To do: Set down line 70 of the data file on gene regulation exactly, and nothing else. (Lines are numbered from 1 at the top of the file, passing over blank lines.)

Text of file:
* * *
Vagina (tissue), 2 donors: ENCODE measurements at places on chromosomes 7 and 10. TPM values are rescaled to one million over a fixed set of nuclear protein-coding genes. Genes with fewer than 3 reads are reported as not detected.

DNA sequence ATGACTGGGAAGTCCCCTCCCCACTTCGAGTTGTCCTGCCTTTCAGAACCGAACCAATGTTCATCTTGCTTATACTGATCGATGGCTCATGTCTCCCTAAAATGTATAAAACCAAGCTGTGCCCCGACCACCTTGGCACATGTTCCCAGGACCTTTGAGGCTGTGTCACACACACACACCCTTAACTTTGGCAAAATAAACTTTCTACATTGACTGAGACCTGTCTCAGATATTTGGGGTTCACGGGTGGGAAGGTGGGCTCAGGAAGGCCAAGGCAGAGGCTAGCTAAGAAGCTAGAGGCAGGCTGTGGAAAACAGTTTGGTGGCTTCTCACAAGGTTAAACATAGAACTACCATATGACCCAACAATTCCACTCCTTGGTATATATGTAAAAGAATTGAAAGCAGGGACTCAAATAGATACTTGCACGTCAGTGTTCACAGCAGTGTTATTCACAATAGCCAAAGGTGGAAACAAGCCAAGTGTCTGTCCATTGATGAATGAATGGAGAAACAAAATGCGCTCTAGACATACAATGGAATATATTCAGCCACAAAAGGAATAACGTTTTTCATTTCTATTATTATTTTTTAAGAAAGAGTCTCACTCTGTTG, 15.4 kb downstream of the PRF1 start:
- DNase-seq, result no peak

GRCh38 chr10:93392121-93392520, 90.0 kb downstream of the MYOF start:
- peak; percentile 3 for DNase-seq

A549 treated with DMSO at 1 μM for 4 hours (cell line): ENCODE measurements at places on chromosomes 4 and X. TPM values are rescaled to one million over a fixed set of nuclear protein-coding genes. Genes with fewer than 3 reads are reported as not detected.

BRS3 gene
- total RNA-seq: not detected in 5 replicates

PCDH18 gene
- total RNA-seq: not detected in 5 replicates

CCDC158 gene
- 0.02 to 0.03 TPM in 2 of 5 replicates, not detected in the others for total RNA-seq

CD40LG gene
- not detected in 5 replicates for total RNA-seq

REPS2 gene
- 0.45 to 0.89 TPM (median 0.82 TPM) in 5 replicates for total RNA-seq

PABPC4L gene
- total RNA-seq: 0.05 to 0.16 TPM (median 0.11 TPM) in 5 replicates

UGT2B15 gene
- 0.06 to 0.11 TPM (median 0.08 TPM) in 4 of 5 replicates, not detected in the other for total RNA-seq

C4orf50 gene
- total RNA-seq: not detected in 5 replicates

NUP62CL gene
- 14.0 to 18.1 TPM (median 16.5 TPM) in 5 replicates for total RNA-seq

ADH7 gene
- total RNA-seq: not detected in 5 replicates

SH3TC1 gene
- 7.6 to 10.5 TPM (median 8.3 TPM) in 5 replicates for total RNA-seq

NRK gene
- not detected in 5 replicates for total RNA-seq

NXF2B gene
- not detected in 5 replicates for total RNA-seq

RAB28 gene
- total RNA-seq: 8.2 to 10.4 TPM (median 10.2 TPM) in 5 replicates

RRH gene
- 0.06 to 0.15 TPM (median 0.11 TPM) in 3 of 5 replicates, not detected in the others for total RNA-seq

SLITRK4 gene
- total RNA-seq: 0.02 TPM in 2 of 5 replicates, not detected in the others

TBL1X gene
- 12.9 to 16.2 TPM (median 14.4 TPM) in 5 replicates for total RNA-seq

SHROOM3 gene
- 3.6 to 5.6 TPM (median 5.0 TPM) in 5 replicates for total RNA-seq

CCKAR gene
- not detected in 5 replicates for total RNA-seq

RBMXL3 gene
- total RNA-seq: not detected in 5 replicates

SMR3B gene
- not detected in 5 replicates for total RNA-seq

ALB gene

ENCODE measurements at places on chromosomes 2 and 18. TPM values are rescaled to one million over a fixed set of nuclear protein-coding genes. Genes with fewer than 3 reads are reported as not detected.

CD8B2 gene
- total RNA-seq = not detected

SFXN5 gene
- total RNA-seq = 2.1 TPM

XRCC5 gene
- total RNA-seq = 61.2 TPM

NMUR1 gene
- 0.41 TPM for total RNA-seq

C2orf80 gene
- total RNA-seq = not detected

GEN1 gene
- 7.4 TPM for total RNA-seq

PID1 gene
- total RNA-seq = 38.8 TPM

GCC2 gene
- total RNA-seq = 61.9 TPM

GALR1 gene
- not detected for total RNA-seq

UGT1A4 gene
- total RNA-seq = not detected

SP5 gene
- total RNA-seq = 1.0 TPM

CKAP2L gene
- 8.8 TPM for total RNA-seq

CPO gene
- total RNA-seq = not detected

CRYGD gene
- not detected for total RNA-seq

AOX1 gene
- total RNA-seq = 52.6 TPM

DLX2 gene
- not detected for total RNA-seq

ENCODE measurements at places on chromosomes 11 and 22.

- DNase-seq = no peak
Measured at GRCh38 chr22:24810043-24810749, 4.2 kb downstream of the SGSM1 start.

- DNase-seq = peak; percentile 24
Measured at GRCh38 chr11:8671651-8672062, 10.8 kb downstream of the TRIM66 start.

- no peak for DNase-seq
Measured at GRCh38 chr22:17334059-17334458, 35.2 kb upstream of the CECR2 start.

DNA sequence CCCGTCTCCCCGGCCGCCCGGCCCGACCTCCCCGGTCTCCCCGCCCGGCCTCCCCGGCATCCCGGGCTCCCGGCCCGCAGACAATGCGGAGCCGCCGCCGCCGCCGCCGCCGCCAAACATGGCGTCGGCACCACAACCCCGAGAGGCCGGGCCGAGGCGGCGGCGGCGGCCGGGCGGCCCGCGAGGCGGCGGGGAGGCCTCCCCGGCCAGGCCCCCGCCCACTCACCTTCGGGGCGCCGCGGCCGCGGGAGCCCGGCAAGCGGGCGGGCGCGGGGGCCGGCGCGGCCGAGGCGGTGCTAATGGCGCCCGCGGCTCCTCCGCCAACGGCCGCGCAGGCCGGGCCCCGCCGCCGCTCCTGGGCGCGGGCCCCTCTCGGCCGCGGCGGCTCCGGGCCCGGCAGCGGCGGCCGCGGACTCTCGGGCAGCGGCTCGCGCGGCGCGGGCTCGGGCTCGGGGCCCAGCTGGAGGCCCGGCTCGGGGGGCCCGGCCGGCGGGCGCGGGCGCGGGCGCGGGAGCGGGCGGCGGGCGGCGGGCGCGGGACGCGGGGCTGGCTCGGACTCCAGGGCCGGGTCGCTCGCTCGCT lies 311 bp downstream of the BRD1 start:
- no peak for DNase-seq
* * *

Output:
- total RNA-seq = not detected